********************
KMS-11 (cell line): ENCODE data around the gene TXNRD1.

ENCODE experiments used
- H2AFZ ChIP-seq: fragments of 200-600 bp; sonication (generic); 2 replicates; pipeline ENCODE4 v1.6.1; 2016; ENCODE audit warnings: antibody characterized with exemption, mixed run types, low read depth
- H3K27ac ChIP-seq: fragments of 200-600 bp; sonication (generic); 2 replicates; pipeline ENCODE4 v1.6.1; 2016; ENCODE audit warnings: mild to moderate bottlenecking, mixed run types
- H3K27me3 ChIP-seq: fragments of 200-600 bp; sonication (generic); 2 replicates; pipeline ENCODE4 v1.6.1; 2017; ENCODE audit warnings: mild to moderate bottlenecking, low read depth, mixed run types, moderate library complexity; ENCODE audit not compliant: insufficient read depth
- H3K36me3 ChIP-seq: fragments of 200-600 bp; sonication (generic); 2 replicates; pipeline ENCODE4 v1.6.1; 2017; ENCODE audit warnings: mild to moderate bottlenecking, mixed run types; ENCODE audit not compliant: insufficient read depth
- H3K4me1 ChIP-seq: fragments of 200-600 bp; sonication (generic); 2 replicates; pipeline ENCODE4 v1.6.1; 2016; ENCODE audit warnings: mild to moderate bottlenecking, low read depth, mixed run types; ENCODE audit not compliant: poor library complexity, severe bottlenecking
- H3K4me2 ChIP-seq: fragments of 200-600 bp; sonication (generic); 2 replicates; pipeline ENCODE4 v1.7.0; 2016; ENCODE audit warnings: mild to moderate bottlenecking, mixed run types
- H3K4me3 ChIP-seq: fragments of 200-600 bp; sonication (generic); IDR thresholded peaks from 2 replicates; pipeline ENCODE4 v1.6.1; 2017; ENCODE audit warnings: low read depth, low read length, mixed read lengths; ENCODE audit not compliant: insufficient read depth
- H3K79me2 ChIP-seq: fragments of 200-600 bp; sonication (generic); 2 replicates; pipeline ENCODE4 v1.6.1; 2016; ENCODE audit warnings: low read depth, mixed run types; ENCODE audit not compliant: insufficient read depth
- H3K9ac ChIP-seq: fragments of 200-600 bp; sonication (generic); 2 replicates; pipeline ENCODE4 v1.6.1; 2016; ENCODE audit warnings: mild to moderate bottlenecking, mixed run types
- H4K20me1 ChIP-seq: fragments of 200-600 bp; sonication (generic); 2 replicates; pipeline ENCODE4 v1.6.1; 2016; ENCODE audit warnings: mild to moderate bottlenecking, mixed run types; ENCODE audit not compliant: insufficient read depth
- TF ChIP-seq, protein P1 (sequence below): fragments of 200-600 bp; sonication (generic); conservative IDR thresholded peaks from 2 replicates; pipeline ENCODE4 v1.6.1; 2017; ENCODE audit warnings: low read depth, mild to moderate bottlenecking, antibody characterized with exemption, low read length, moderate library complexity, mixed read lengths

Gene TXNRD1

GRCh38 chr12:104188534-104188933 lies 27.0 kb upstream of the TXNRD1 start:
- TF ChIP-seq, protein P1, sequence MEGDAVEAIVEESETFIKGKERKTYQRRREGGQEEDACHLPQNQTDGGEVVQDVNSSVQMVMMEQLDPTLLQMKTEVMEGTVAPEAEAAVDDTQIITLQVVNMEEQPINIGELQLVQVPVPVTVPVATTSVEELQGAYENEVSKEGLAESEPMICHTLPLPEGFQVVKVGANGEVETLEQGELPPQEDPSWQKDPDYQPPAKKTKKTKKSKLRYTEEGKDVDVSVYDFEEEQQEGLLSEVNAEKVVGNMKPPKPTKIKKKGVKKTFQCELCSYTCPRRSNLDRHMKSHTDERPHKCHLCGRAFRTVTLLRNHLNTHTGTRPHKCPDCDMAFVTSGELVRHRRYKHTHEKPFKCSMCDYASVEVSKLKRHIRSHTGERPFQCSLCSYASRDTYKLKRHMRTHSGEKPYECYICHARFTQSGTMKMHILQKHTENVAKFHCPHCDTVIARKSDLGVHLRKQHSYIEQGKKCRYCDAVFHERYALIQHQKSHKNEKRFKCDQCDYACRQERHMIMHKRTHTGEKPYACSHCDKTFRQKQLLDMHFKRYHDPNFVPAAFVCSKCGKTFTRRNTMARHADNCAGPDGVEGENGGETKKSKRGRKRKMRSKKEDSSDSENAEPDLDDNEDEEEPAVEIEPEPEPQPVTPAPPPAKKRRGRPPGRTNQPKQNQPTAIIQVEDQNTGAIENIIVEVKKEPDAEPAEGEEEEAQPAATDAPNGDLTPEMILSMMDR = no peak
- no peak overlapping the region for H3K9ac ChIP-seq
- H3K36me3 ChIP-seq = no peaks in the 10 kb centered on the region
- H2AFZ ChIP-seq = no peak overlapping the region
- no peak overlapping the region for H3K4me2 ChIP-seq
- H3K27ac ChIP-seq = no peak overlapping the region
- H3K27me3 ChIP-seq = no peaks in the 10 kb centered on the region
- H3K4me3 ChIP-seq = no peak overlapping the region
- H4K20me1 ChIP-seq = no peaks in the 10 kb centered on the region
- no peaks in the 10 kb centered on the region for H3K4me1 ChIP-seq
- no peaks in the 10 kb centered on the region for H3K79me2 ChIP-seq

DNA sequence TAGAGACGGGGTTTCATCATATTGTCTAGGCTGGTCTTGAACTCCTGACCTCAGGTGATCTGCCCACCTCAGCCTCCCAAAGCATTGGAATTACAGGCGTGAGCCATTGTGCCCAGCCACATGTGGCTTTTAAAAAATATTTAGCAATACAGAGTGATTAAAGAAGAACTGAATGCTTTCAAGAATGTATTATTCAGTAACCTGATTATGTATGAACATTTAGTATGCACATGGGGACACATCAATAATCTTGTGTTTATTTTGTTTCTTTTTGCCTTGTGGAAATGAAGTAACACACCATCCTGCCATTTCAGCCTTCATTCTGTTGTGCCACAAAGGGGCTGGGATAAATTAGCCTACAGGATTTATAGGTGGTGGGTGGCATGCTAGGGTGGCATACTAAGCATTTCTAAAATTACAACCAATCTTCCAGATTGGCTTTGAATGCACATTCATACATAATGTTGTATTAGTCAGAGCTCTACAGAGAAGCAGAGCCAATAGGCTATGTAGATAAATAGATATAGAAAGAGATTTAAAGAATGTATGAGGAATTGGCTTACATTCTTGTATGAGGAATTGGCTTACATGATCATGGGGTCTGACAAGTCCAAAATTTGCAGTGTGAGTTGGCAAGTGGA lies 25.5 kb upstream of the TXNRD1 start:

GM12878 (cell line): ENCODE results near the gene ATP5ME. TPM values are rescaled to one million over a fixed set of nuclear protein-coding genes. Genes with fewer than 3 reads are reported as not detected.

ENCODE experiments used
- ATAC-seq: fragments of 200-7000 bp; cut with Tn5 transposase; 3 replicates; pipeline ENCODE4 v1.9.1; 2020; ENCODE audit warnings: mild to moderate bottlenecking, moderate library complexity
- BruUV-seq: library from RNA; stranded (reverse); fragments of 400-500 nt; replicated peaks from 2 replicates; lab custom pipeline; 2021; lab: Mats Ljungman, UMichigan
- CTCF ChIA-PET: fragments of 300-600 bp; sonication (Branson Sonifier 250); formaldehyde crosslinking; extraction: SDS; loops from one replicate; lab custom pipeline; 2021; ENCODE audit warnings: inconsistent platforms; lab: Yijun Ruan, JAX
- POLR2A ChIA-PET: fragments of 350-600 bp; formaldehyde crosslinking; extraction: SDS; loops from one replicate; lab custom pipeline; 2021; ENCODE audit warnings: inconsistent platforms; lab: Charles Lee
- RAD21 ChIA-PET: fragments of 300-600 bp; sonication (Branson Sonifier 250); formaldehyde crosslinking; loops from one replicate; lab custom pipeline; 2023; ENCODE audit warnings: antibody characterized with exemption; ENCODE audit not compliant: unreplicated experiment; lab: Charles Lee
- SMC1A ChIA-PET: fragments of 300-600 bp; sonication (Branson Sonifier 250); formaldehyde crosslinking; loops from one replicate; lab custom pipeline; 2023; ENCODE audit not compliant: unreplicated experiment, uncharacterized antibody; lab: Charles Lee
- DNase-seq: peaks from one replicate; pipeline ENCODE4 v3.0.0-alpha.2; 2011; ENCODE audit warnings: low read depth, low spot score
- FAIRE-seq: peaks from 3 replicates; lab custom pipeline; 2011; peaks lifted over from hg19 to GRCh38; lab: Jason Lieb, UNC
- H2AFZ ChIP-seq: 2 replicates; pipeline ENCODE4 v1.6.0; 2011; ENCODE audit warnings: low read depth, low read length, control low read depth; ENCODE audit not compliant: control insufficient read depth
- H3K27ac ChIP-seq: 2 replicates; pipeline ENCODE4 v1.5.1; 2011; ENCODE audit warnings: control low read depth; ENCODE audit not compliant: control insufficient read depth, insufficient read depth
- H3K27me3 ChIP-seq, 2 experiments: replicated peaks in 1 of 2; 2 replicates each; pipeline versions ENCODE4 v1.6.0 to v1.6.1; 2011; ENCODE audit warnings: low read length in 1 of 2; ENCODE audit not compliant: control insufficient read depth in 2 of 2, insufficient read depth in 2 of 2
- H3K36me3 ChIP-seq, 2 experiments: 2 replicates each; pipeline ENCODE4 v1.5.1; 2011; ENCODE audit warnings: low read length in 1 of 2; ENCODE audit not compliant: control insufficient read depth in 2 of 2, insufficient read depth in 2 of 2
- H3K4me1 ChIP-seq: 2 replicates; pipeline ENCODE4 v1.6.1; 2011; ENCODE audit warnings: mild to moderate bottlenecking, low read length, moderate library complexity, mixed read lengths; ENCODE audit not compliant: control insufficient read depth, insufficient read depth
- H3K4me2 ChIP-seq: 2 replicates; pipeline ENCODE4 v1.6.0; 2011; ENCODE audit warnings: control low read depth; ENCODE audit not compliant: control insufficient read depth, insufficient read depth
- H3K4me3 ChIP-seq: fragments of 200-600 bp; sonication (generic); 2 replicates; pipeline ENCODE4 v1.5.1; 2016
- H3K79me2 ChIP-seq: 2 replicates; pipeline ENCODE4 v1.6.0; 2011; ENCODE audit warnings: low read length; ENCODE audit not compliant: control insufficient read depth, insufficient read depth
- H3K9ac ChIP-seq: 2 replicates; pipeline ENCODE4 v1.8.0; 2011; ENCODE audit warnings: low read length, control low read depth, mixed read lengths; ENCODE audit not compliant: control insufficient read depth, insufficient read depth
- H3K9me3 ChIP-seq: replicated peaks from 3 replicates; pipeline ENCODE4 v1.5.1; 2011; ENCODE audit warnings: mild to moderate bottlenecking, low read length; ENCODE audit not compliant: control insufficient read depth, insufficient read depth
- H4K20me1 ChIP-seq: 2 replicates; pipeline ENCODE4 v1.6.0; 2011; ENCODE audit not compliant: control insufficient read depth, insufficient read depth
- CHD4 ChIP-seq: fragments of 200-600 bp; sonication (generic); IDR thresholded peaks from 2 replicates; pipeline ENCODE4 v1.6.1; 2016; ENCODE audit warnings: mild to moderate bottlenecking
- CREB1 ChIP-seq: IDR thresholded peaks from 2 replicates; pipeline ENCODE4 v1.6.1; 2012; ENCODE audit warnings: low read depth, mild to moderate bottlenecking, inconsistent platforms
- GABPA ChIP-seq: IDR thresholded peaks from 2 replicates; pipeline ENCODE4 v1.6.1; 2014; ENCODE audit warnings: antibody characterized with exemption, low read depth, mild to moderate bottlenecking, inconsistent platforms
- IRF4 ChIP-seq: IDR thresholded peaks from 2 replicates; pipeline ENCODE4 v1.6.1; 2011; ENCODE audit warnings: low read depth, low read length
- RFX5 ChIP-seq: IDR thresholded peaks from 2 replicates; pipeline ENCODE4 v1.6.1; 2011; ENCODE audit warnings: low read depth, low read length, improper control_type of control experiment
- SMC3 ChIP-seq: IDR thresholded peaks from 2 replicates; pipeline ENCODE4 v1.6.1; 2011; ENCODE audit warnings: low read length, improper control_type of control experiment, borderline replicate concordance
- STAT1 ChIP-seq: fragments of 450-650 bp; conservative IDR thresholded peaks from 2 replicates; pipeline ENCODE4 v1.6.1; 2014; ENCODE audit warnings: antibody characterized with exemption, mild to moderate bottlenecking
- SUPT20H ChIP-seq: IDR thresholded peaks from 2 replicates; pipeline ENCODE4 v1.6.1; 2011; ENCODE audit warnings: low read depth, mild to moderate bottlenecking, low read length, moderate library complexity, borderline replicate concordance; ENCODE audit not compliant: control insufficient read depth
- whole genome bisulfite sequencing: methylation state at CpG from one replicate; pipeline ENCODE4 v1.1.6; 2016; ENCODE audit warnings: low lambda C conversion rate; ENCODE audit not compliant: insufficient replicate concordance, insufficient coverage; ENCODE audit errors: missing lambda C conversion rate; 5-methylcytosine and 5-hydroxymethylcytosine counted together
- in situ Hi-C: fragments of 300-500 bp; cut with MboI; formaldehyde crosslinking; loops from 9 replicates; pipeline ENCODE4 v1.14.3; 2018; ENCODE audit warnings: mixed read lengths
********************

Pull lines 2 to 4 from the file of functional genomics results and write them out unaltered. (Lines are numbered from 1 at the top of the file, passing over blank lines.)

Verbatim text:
ENCODE experiments used
- H2AFZ ChIP-seq: fragments of 200-600 bp; sonication (generic); 2 replicates; pipeline ENCODE4 v1.6.1; 2016; ENCODE audit warnings: antibody characterized with exemption, mixed run types, low read depth
- H3K27ac ChIP-seq: fragments of 200-600 bp; sonication (generic); 2 replicates; pipeline ENCODE4 v1.6.1; 2016; ENCODE audit warnings: mild to moderate bottlenecking, mixed run types